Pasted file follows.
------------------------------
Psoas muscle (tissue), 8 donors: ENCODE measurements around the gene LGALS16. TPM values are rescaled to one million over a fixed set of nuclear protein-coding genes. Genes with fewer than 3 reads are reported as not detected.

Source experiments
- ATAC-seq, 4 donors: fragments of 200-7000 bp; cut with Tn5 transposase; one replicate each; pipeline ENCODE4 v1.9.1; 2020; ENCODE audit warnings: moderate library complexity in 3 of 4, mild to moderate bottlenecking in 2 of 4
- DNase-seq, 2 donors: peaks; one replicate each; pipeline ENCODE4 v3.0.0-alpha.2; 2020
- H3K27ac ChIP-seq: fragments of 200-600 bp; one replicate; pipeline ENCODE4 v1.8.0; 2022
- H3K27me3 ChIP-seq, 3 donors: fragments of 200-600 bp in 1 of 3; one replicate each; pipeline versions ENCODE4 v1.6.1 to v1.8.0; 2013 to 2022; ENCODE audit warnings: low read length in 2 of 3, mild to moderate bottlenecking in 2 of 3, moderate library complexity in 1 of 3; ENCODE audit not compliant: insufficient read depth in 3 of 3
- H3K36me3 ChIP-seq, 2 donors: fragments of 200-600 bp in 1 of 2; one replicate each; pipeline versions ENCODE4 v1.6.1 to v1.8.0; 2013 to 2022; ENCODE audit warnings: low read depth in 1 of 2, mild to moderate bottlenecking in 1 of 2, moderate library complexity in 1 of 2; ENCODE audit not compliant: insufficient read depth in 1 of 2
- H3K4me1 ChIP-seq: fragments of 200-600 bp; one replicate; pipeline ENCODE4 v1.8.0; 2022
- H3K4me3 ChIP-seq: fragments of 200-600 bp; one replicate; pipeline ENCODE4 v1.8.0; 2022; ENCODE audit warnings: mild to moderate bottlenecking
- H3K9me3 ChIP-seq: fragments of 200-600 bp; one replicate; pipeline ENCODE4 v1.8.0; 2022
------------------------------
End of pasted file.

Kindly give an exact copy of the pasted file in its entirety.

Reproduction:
Psoas muscle (tissue), 8 donors: ENCODE measurements around the gene LGALS16. TPM values are rescaled to one million over a fixed set of nuclear protein-coding genes. Genes with fewer than 3 reads are reported as not detected.

Source experiments
- ATAC-seq, 4 donors: fragments of 200-7000 bp; cut with Tn5 transposase; one replicate each; pipeline ENCODE4 v1.9.1; 2020; ENCODE audit warnings: moderate library complexity in 3 of 4, mild to moderate bottlenecking in 2 of 4
- DNase-seq, 2 donors: peaks; one replicate each; pipeline ENCODE4 v3.0.0-alpha.2; 2020
- H3K27ac ChIP-seq: fragments of 200-600 bp; one replicate; pipeline ENCODE4 v1.8.0; 2022
- H3K27me3 ChIP-seq, 3 donors: fragments of 200-600 bp in 1 of 3; one replicate each; pipeline versions ENCODE4 v1.6.1 to v1.8.0; 2013 to 2022; ENCODE audit warnings: low read length in 2 of 3, mild to moderate bottlenecking in 2 of 3, moderate library complexity in 1 of 3; ENCODE audit not compliant: insufficient read depth in 3 of 3
- H3K36me3 ChIP-seq, 2 donors: fragments of 200-600 bp in 1 of 2; one replicate each; pipeline versions ENCODE4 v1.6.1 to v1.8.0; 2013 to 2022; ENCODE audit warnings: low read depth in 1 of 2, mild to moderate bottlenecking in 1 of 2, moderate library complexity in 1 of 2; ENCODE audit not compliant: insufficient read depth in 1 of 2
- H3K4me1 ChIP-seq: fragments of 200-600 bp; one replicate; pipeline ENCODE4 v1.8.0; 2022
- H3K4me3 ChIP-seq: fragments of 200-600 bp; one replicate; pipeline ENCODE4 v1.8.0; 2022; ENCODE audit warnings: mild to moderate bottlenecking
- H3K9me3 ChIP-seq: fragments of 200-600 bp; one replicate; pipeline ENCODE4 v1.8.0; 2022